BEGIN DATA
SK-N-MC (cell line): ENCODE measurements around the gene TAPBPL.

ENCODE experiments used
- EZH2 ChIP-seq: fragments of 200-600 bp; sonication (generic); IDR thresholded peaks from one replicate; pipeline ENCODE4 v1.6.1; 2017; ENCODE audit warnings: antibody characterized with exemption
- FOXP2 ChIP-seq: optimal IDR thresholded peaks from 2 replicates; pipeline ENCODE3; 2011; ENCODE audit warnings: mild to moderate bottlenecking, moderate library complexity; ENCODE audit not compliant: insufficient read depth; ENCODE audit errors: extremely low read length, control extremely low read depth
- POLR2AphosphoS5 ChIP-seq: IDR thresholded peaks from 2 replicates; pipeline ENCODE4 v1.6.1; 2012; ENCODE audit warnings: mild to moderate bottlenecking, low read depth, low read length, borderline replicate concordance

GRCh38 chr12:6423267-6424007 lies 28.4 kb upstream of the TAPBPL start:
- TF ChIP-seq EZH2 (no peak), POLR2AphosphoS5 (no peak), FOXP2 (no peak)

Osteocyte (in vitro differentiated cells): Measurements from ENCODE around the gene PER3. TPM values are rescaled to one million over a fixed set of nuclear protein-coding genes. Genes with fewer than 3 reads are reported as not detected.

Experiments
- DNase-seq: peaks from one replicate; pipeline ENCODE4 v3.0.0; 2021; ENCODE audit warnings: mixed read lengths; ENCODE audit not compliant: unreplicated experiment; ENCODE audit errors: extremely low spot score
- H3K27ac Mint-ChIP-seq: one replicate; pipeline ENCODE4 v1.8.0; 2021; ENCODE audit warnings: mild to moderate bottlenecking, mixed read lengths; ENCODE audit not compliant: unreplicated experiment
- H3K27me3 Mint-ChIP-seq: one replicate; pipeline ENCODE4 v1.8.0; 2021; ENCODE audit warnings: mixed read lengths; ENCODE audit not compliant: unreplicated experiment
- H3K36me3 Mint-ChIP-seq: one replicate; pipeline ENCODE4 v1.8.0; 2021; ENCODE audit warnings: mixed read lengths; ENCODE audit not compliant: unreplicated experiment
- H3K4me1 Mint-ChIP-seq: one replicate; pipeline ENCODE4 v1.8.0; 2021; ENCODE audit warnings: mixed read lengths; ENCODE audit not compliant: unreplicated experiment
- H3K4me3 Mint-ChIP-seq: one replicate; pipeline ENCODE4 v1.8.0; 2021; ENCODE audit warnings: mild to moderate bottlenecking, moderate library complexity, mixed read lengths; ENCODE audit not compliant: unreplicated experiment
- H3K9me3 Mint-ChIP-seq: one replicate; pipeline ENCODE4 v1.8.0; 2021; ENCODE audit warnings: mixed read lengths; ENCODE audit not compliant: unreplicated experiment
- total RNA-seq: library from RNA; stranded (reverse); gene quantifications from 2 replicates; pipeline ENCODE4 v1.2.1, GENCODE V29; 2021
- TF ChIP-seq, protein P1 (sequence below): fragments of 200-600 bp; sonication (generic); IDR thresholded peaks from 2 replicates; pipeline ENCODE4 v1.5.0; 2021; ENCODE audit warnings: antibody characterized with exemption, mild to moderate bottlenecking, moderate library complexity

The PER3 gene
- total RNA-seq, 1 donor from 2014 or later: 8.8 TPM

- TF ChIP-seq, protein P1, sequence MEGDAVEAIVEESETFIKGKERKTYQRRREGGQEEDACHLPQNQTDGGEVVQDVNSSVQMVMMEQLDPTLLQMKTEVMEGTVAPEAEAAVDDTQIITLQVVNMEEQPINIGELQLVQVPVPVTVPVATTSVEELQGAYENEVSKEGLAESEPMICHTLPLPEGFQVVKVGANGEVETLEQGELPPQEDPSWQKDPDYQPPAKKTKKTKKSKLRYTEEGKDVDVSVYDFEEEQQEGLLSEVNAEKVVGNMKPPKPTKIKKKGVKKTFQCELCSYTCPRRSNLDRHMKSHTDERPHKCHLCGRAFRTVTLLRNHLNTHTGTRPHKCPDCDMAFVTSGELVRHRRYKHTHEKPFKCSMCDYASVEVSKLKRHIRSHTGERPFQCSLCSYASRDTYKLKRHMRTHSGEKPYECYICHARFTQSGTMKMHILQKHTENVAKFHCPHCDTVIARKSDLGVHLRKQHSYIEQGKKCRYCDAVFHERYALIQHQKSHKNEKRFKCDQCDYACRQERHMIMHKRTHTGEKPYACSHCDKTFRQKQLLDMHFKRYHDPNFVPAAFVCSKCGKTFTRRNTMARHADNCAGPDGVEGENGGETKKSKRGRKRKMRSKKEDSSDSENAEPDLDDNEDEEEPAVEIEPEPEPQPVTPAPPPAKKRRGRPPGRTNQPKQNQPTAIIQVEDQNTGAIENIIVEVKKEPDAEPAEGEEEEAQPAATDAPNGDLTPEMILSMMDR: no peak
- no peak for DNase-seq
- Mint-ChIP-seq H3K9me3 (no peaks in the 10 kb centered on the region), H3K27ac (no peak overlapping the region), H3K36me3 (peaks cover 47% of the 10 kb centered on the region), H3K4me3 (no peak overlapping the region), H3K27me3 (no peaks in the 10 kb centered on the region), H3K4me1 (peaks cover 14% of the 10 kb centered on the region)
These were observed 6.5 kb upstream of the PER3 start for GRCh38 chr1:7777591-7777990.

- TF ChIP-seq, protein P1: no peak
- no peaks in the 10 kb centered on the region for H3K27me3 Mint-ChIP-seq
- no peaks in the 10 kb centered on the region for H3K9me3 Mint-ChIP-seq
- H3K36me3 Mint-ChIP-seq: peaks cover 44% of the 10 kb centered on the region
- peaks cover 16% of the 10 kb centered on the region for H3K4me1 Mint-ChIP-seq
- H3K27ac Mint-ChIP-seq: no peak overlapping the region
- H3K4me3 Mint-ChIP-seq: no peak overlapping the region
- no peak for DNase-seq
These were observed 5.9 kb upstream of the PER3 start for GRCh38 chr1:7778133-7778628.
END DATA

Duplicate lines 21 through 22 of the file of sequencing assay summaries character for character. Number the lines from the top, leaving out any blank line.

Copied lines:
- TF ChIP-seq, protein P1, sequence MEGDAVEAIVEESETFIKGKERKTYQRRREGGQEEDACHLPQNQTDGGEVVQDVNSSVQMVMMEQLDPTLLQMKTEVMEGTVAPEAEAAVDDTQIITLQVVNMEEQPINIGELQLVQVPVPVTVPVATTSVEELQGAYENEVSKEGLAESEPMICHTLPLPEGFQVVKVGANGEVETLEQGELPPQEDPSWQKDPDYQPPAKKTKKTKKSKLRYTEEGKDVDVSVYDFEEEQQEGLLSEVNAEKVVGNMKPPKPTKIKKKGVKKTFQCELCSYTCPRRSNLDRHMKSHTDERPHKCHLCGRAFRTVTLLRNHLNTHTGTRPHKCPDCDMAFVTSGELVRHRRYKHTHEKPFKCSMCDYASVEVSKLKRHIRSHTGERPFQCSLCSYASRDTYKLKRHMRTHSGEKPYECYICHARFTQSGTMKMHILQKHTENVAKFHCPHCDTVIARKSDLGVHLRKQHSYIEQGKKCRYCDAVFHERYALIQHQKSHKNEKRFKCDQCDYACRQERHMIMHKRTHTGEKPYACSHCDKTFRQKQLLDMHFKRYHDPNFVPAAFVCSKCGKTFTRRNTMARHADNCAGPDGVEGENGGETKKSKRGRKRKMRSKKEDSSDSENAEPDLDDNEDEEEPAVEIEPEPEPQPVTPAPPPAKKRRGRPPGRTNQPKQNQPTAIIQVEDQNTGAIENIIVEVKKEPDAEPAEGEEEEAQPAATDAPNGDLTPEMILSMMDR: no peak
- no peak for DNase-seq